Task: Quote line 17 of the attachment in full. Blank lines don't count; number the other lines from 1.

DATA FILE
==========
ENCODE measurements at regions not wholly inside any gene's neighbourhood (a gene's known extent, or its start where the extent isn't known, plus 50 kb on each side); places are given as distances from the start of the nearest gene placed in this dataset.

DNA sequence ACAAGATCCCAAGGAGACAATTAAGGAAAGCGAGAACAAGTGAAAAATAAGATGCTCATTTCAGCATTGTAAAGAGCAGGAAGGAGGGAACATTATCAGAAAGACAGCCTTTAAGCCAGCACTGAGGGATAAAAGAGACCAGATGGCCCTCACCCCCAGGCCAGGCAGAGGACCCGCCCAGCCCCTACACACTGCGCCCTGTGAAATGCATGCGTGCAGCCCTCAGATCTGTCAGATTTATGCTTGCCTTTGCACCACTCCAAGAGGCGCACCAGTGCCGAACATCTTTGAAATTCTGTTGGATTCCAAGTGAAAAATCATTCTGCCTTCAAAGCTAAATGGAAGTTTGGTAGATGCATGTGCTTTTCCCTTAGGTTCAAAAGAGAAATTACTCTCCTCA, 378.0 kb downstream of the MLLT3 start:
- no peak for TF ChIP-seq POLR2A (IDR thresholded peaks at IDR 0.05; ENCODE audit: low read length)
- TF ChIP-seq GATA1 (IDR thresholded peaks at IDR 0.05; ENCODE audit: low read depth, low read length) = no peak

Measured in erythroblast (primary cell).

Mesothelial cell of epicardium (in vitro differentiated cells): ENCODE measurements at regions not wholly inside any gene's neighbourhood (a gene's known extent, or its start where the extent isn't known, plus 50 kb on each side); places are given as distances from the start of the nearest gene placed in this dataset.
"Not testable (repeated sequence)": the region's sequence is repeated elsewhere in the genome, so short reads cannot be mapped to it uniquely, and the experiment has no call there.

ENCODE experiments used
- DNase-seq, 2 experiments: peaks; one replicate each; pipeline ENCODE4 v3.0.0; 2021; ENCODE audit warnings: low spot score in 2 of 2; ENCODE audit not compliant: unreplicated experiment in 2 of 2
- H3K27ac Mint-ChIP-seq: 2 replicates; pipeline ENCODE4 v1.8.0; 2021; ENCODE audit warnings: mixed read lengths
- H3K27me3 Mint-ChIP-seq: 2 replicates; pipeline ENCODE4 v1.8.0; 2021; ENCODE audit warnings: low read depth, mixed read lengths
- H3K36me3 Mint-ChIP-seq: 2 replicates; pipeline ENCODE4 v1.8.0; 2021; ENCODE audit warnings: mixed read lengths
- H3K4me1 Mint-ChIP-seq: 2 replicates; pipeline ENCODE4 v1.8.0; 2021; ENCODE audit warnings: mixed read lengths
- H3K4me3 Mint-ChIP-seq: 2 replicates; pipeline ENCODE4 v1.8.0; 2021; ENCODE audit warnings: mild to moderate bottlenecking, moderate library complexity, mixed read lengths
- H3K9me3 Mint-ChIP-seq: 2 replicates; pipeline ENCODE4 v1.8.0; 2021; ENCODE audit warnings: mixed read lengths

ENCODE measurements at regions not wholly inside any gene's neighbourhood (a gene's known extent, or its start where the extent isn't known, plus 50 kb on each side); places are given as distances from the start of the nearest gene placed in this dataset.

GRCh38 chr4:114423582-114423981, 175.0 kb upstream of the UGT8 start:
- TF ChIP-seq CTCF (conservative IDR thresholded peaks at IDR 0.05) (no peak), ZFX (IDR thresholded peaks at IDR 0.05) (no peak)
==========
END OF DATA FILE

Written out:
GRCh38 chr4:114423582-114423981, 175.0 kb upstream of the UGT8 start: